Direct entry – ‘no magic bullet for detective shortage’

Police on Parade 2007 - by Chris Eason via Flickr
This article was originally published on this website

31 May 2017

Detective work

Looking for non-police officers to plug the nationwide detective gap is not the answer – that’s the message from the Police Federation of England and Wales (PFEW) following an announcement today that Londoners will now have the opportunity to join the Metropolitan Police Service directly as a detective constable, working in investigative policing immediately after initial training.

Karen Stephens, detectives’ lead for PFEW said: “We are aware of the massive workload and stress our detectives are under, with detective numbers dwindling faster than any other group of police officers.  So it is with a certain amount of understanding that we acknowledge the Met’s attempt to stem the haemorrhage of detectives in their own force.

“But, as with other direct entry schemes, we believe that individuals first need a grounding on what it takes to be an officer in the 21st century. Direct entry is not a magic bullet for the current detective shortage which has reached crisis proportions, as recognised by HMIC earlier this year.

“Detectives need first-hand experience of responding in an operational capacity to incidents they would not encounter in any other walk of life – the bedrock of British policing is the Office of Constable.

“In relation to this specific role the question must be asked, what has changed to create the gap? Why is a role that people once queued up to do not a desirable one anymore? There are many contributing factors including workload, the changing types of crime, the fact that the role is not family-friendly and more.”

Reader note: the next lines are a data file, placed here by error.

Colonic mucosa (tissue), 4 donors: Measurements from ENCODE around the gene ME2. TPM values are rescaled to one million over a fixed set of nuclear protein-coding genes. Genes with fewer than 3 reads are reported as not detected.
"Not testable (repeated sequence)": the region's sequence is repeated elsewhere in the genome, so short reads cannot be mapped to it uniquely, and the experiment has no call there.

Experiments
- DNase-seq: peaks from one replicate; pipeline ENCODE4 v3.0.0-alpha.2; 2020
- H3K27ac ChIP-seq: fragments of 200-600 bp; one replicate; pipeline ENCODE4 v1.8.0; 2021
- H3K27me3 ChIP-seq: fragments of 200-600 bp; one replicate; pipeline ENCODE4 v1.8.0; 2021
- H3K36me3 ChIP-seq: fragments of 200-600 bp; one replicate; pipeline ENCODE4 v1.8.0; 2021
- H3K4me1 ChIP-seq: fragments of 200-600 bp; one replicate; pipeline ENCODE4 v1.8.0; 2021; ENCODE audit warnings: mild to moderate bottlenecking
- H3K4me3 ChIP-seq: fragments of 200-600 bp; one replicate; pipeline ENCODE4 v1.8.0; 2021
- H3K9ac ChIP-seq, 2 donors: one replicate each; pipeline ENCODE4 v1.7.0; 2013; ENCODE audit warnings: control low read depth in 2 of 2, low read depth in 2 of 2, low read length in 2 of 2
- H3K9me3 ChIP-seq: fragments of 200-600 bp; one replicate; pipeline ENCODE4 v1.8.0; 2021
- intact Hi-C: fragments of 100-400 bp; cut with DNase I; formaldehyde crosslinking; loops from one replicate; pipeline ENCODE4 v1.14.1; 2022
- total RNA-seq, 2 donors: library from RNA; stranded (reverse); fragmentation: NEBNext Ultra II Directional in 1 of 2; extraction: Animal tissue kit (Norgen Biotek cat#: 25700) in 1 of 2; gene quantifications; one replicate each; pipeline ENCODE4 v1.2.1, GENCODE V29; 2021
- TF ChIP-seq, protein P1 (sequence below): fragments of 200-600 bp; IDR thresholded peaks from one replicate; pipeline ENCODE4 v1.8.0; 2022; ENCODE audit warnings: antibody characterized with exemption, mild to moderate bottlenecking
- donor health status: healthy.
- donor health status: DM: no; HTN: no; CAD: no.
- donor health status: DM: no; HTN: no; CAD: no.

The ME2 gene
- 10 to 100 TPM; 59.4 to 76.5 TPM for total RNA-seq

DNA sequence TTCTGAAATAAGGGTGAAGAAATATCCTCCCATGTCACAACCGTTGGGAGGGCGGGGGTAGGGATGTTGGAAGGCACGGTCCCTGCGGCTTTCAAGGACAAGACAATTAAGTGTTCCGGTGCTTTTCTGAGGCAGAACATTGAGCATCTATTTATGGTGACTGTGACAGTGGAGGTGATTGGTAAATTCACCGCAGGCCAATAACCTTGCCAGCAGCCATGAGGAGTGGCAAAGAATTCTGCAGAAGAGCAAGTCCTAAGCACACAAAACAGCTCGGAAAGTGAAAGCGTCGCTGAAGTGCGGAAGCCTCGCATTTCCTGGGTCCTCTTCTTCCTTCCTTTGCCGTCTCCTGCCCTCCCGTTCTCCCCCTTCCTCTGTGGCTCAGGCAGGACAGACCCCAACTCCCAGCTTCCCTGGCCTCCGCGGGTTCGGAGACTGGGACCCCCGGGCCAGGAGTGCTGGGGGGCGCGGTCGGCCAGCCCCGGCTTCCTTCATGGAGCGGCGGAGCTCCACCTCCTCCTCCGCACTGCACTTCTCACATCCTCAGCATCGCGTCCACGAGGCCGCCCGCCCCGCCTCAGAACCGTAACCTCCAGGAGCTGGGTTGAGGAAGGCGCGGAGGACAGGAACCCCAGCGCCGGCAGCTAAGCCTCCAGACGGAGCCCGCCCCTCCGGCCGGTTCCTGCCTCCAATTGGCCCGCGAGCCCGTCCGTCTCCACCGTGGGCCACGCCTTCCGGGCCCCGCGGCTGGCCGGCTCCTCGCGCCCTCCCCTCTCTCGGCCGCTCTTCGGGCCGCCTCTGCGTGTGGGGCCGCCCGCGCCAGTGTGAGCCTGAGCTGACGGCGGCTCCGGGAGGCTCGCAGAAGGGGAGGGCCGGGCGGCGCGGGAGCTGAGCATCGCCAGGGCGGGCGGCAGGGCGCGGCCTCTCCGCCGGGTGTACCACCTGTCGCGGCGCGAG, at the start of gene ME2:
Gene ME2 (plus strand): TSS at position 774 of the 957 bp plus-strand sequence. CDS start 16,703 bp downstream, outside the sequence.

Mrs Stephens said forces should be looking to existing officers before searching for answers outside the world of policing and also queried the Met’s insistence that candidates had degrees: “One certainty is that there are very talented officers already in the service whose skills and experience could make them fantastic detectives. It is this talent that we must harness and encourage into the role first and foremost.”

She added: “We do, and always have, supported accrediting qualifications to those officers already in policing to recognise their existing skills.  However, it is essential that we do not create a police service where the only chance of becoming a police officer is if you can afford to educate yourself to degree level before joining.  Other organisations are moving away from insisting on degree qualifications so why are we moving towards it?

“There is a danger of marginalising and excluding good quality candidates from all communities, effectively limiting the pool of candidates available. The biggest risk is we end up with a service that doesn’t represent the community it serves because of unnecessary restrictions like this.”

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